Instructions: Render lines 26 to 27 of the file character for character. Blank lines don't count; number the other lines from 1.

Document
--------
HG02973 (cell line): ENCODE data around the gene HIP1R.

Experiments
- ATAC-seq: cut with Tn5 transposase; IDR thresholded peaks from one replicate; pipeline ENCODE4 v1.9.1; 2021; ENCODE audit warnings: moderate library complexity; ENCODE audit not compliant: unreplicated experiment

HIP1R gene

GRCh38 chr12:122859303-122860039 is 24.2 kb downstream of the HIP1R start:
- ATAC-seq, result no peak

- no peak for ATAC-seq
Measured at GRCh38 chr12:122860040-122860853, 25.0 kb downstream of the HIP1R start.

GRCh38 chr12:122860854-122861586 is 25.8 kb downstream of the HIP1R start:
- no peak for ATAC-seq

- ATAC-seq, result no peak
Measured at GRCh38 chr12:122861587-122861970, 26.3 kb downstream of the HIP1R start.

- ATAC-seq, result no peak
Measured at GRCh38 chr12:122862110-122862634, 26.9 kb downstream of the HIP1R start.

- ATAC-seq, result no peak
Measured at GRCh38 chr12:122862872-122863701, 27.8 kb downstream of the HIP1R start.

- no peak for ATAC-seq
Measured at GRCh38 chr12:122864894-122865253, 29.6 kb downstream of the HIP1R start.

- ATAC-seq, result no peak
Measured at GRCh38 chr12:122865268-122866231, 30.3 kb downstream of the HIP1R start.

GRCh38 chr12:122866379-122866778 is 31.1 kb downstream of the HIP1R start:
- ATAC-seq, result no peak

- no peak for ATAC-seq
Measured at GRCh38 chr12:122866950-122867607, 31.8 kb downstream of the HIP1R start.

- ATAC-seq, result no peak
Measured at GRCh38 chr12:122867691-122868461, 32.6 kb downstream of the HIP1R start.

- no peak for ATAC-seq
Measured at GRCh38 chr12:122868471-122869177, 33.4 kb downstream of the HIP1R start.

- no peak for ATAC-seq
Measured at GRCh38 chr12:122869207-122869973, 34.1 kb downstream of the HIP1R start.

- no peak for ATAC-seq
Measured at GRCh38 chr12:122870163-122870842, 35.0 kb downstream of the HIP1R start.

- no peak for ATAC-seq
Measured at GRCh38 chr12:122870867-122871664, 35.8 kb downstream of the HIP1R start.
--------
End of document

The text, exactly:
Measured at GRCh38 chr12:122867691-122868461, 32.6 kb downstream of the HIP1R start.

- no peak for ATAC-seq